Fernando Arias from Mindo, is 30 years old but can’t believe he’s that age. With the cheekiest of smiles, Fernando is forever playing practical jokes on his fellow guides, though in the hotel you’ll find him making articulate presentations in near-perfect English to new guests.
How did you become a guide?
I started out in tourism when I was 19 as a canopy guide in Mindo. After a year I went to work in a hotel and became the star guide there. After four years there I decided that I wanted to continue to grow and to improve my English, so I got a job with a rival hotel that offered to help with my training.
Having learned some English I started to work with some Japanese tourists, helping them to find unusual birds. One guest, in particular, I helped to take the photos: I would run through the rainforest, carrying his huge lens. I found him 360 species of birds. I think that because I made him feel safe he helped me find more clients, who loved my work.
What brought you to Mashpi?
For me, working in Mashpi is like Antonio Valencia playing in Manchester United: it’s the dream!
I sent in a folder, just full of guest comments. For a while there was no reply, but a friend of mine was working here and told me when a freelance position came up. I had to fight for my position as a naturalist guide. At first, I was a bit nervous about the level of responsibility, but now I love my work: taking groups, creating new expeditions.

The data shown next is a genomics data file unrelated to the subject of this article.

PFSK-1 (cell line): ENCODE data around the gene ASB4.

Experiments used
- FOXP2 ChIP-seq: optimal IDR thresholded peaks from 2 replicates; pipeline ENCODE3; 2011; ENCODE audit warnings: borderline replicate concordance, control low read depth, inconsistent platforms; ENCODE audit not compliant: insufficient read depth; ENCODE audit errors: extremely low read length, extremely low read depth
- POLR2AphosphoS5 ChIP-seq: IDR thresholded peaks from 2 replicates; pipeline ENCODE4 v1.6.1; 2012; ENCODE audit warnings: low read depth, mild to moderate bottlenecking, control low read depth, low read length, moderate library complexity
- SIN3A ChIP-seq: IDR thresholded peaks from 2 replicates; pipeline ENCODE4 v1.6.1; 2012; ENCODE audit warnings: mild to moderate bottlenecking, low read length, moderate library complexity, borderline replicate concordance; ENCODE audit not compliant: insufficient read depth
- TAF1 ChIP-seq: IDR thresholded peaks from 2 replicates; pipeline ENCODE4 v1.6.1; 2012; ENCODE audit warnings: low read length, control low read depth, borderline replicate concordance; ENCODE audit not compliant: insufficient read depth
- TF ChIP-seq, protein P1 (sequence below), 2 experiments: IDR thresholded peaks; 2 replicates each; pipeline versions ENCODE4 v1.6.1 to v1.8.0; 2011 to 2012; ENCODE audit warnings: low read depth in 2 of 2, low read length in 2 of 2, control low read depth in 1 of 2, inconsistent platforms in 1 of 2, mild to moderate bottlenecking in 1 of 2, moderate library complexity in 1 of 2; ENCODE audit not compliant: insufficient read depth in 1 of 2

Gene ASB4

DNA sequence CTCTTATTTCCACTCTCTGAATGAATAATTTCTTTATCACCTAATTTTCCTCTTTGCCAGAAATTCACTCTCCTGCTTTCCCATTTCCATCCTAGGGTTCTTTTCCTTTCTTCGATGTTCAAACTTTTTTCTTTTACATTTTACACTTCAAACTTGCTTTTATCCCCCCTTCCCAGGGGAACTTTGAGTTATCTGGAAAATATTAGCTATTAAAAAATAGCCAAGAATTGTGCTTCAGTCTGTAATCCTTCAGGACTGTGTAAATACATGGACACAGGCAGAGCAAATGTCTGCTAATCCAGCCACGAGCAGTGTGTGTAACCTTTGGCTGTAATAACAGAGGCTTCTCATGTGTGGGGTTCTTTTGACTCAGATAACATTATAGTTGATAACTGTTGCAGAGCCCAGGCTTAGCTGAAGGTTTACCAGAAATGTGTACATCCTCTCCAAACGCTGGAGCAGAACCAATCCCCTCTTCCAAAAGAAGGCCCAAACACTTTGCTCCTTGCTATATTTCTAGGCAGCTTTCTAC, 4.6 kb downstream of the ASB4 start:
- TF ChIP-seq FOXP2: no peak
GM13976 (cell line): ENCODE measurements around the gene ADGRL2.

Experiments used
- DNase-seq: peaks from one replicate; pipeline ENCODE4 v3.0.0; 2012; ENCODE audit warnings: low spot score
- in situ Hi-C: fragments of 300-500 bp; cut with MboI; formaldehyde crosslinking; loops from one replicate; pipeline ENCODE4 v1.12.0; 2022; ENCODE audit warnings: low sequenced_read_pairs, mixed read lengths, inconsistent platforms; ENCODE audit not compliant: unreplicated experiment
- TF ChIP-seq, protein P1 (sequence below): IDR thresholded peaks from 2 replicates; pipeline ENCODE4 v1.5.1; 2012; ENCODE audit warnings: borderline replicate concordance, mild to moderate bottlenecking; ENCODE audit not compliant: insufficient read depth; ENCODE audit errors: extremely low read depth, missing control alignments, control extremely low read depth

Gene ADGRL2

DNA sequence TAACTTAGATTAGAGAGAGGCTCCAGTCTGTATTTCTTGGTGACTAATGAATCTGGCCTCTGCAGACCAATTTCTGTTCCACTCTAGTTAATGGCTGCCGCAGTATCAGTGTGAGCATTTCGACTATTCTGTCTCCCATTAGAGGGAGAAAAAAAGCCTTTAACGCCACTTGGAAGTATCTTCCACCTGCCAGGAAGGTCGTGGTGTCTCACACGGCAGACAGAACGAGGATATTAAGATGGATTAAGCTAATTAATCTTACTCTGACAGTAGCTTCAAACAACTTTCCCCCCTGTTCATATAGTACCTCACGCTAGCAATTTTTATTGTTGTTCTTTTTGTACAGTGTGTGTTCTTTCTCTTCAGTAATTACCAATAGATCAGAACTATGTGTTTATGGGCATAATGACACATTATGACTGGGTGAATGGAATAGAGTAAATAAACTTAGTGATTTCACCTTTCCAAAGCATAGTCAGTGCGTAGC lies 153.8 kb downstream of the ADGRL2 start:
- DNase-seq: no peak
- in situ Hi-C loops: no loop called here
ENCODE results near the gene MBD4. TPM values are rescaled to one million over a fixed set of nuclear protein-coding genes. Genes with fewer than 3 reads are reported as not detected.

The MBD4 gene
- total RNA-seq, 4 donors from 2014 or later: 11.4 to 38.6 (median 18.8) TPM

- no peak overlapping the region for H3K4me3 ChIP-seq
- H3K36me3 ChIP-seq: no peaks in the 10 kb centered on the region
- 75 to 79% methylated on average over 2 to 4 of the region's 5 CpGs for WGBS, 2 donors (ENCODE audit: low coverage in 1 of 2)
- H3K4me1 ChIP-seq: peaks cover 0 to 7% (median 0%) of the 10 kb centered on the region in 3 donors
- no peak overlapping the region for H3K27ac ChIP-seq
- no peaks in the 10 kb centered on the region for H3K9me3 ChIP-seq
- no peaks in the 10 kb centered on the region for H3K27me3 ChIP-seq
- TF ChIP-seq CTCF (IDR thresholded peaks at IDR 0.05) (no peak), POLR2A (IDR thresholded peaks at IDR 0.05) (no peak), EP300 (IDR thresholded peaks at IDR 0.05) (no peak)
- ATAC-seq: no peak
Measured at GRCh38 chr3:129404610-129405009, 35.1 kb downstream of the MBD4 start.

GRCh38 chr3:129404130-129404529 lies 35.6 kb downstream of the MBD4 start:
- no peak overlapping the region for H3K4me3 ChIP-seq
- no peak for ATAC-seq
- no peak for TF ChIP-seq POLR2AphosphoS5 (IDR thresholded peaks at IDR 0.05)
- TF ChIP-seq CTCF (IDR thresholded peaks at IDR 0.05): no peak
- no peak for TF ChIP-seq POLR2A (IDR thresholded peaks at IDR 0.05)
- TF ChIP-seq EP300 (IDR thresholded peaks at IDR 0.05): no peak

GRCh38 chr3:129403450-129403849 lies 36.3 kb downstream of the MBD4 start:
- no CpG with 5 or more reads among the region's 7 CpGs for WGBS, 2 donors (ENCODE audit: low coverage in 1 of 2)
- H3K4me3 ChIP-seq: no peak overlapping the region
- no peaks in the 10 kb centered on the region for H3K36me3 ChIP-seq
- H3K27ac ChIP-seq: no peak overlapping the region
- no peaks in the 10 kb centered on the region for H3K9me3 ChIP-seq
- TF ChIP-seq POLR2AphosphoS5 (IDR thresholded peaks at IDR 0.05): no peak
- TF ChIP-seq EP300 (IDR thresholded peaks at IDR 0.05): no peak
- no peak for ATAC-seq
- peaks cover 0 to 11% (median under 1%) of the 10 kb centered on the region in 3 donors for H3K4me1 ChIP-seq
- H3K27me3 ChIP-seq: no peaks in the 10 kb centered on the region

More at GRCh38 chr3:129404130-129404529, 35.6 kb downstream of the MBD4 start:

How did you learn English?
Just by talking! At one of the hotels in Mindo the guides ate every meal with the guests, and sometimes I would realize that they were talking to me, or about me, and I didn’t understand. So I made myself talk, practice, listen, and now I’m a bilingual guide.
Where does your knowledge of birds come from?
As a child I learned about birds and their habits by hunting them with my brothers. We’d even hunt hummingbirds and toucans. Sometimes it was just for fun, but also for survival: a toucan can go into a soup, or make dinner.
When I was a kid tourism wasn’t as developed as it is now, and no one was talking about sustainability or ecology. But we’d take tourists to find the birds and they’d give us tips.
My uncle and aunt helped me a lot too. They were really into birds: my uncle had the eye of an eagle and even sang like a bird! And they told me that birds could help me get ahead in life. So they helped me to learn a name every week, in English and in Spanish, pushing me.
Why is Mashpi special to you?
They treat employees really well here. The most difficult thing is getting a job here, but once you’re in they help you to grow. Here, 80 percent of the employees are from the local communities. If I’d have stayed in Mindo, the only other option to tourism (which has its ups and downs) is wood – cutting down trees. You can tell that the service here is different, everyone goes the extra mile. Everyone takes the time to help every guest get close to nature, from children to disabled people.